Parental Alienation: What Can an Alienated Parent Do?

For starters, information is power. Here's good news on where to get it.

Posted Feb 27, 2018

(c) Bialasiewicz/fotosearch
Source: (c) Bialasiewicz/fotosearch

In my recent blogpost entitled Parental Alienation: What Is It? Who Does It? I mentioned that in my clinical practice I have been had a run on cases of parental alienation syndrome.  A common theme has emerged.  That theme is the lack of support or justice that they receive from family courts. 

When one parent turns his or her children against the other parent via negative innuendos, false accusations and more, the children as well as the alienated parent suffer. Forensic psychologists appointed by courts, parenting coordinators, family law attorneys and judges however tend to be insufficiently informed, and often even misinformed, about parent alienation. Unfortunately, when professionals who are dealing with these issues in the courts and social services do not understand the situation, they add to the harm being done by the alienating parent. 


Miscarriages of justice within the family law system occur far too often. I was delighted therefore to hear recently of new resources emerging for parents whose children have been turned against them by a hostile spouse or ex-spouse.

One woman, Elaine Cobb, got the ball rolling.  Herself a victim first of parental and then grandparent alienation situations, Elaine initially launched a small program within her state of North Carolina.  Her goal: to make information about how to deal with an alienating situation more broadly available.

That program grew, and continues to grow.  Family Access - Fighting for Children's Rights now is nationwide and even international. 

Just this past week Elaine launched a new website filled with vital information and links to more.  Elaine would love your help if you can add to the resources she offers there.

In addition, Elaine reaches out to alienated parents and grandparents in need of support by hosting a free monthly educational telephone conference-call featuring leading experts on parental alienation.  She was joined, for instance, in March by two psychologists, Drs. Michael Bone and Robert Evans, co-founders of the National Association of Parental Alienation Specialists (NAOPAS).  This organization focuses on educating attorneys, judges, parenting coordinators, and mental health professionals.  Their hope is that with better understanding of parental alienation, psychological and legal professionals will become more able to assist parents who want to regain a healthy parental relationship with their alienated children.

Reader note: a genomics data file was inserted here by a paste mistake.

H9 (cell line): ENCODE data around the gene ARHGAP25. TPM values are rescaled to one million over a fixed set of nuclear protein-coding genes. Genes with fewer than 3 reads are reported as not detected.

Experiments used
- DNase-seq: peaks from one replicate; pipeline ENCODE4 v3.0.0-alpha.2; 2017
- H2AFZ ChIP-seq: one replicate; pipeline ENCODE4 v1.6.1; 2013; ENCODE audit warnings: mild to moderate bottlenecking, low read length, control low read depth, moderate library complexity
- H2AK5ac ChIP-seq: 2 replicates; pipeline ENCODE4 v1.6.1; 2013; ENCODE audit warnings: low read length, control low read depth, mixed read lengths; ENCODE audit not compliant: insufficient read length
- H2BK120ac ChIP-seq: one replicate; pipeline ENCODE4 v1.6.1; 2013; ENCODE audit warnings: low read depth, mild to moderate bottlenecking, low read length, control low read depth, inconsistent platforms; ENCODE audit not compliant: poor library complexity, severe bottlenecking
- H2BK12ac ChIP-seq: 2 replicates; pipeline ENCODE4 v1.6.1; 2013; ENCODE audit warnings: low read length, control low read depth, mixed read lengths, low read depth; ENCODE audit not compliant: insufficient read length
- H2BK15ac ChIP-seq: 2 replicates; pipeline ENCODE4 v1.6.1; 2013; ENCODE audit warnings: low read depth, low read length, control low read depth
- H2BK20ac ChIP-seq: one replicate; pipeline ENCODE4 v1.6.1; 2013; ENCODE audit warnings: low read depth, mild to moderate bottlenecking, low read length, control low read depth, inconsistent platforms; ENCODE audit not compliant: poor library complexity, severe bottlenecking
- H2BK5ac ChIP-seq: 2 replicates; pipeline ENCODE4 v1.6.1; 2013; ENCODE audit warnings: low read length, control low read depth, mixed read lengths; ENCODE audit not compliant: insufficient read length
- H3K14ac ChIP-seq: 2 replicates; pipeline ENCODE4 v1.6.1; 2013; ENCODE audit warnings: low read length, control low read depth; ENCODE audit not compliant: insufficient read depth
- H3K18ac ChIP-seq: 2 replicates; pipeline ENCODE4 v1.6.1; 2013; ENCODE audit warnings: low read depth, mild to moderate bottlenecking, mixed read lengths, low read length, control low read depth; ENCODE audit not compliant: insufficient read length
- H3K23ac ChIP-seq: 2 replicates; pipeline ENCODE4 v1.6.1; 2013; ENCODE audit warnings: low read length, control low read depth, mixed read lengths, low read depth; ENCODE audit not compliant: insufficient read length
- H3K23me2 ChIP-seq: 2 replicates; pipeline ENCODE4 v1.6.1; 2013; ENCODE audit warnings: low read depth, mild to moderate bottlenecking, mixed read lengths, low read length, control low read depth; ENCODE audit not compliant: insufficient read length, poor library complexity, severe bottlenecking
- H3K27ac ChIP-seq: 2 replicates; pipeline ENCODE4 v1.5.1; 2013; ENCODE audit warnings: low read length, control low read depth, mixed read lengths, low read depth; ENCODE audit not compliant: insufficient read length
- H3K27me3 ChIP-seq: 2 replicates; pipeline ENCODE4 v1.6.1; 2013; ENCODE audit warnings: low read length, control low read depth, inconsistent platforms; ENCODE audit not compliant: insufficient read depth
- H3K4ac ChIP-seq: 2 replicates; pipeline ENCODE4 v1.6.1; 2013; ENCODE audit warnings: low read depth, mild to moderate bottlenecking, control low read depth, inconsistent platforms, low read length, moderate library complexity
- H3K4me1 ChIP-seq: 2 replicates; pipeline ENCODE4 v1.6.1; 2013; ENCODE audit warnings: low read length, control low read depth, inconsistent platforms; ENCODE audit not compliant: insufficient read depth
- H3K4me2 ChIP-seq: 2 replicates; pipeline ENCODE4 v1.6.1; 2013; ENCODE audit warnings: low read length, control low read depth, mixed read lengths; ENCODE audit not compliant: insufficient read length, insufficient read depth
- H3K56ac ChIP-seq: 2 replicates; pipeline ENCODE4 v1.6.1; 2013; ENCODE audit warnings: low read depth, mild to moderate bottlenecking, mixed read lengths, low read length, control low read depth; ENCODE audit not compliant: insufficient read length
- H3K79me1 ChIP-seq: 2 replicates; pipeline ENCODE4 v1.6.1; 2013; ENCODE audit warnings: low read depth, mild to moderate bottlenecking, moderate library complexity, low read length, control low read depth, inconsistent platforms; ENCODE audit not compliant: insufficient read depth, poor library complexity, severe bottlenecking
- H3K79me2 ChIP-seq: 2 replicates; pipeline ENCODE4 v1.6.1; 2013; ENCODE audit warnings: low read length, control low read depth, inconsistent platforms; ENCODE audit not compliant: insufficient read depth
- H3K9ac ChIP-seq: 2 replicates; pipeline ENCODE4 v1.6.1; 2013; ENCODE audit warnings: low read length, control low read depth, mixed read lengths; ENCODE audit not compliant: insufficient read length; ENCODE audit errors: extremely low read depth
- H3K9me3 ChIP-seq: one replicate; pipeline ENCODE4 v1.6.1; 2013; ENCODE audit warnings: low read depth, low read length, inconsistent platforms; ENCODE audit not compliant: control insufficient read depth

On Sunday, May 6th, 2018 at 8 PM EDT, Linda Gottlieb will be the guest speaker for the international seminar call. Ms. Gottlieb will be discussing the issues arising in treatment with severe parental alienation. This topic hits home to many parents and grandparents. Ms. Gottlieb has much experience over many years dealing with treatment of children who have suffered severe alienation and also with their alienating and alienated parents.

How can you participate in the next free international support conference call?

The conference calls are free to anyone who signs up in advance, that is, by 5:00 EST (East Coast time) the day of the conference.  To sign up, send an email to familyaccessinnc which is an aol dot com email address.  If you have signed up successfully, a return email will give you an access code.

The monthly conference calls are free to anyone—victims of an alienating spouse, spouses who realize that they have  inadvertently been engaging in the syndrome, grandparents of children who are being alienated, and legal and other professionals who deal with these issues. Individuals from more than 20 countries participated in the March call. Over 800 participants took advantage of this educational opportunity.

The topic for the April conference call is "Understanding Parental Alienation: Coping, Healing, Managing your Own Case."   Karen and Nick Woodall were the guest speakers. Elaine Cobb describes the information that Karen and Nick Woodall presented as follows:
"In this call, Karen and Nick Woodall discussed their internationally recognised reunification work at the Family Separation Clinic in London UK, drawing upon case studies from their successful practice with severely alienated children.